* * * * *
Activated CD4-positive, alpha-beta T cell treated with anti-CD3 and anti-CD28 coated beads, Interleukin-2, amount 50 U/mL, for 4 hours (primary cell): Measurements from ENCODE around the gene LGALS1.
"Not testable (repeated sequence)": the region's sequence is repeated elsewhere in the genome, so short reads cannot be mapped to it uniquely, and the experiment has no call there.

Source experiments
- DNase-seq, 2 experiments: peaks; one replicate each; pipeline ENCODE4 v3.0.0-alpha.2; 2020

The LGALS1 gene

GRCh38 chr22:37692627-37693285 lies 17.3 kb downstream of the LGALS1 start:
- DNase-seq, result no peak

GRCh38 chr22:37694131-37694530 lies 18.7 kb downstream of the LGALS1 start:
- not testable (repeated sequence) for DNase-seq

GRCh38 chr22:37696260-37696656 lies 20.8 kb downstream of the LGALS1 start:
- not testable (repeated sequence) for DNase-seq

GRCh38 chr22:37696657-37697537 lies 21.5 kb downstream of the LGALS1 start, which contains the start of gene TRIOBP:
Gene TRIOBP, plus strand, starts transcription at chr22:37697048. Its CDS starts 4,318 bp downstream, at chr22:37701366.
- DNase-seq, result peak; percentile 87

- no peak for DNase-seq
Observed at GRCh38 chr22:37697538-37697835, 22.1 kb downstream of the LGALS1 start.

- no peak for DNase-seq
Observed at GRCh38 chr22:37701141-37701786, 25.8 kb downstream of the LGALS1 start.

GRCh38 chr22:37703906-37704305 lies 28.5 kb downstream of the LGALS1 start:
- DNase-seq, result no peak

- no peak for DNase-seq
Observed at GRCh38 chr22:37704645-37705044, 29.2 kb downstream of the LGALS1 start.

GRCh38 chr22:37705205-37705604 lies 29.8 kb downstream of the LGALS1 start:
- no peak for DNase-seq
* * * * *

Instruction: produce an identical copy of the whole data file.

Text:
Activated CD4-positive, alpha-beta T cell treated with anti-CD3 and anti-CD28 coated beads, Interleukin-2, amount 50 U/mL, for 4 hours (primary cell): Measurements from ENCODE around the gene LGALS1.
"Not testable (repeated sequence)": the region's sequence is repeated elsewhere in the genome, so short reads cannot be mapped to it uniquely, and the experiment has no call there.

Source experiments
- DNase-seq, 2 experiments: peaks; one replicate each; pipeline ENCODE4 v3.0.0-alpha.2; 2020

The LGALS1 gene

GRCh38 chr22:37692627-37693285 lies 17.3 kb downstream of the LGALS1 start:
- DNase-seq, result no peak

GRCh38 chr22:37694131-37694530 lies 18.7 kb downstream of the LGALS1 start:
- not testable (repeated sequence) for DNase-seq

GRCh38 chr22:37696260-37696656 lies 20.8 kb downstream of the LGALS1 start:
- not testable (repeated sequence) for DNase-seq

GRCh38 chr22:37696657-37697537 lies 21.5 kb downstream of the LGALS1 start, which contains the start of gene TRIOBP:
Gene TRIOBP, plus strand, starts transcription at chr22:37697048. Its CDS starts 4,318 bp downstream, at chr22:37701366.
- DNase-seq, result peak; percentile 87

- no peak for DNase-seq
Observed at GRCh38 chr22:37697538-37697835, 22.1 kb downstream of the LGALS1 start.

- no peak for DNase-seq
Observed at GRCh38 chr22:37701141-37701786, 25.8 kb downstream of the LGALS1 start.

GRCh38 chr22:37703906-37704305 lies 28.5 kb downstream of the LGALS1 start:
- DNase-seq, result no peak

- no peak for DNase-seq
Observed at GRCh38 chr22:37704645-37705044, 29.2 kb downstream of the LGALS1 start.

GRCh38 chr22:37705205-37705604 lies 29.8 kb downstream of the LGALS1 start:
- no peak for DNase-seq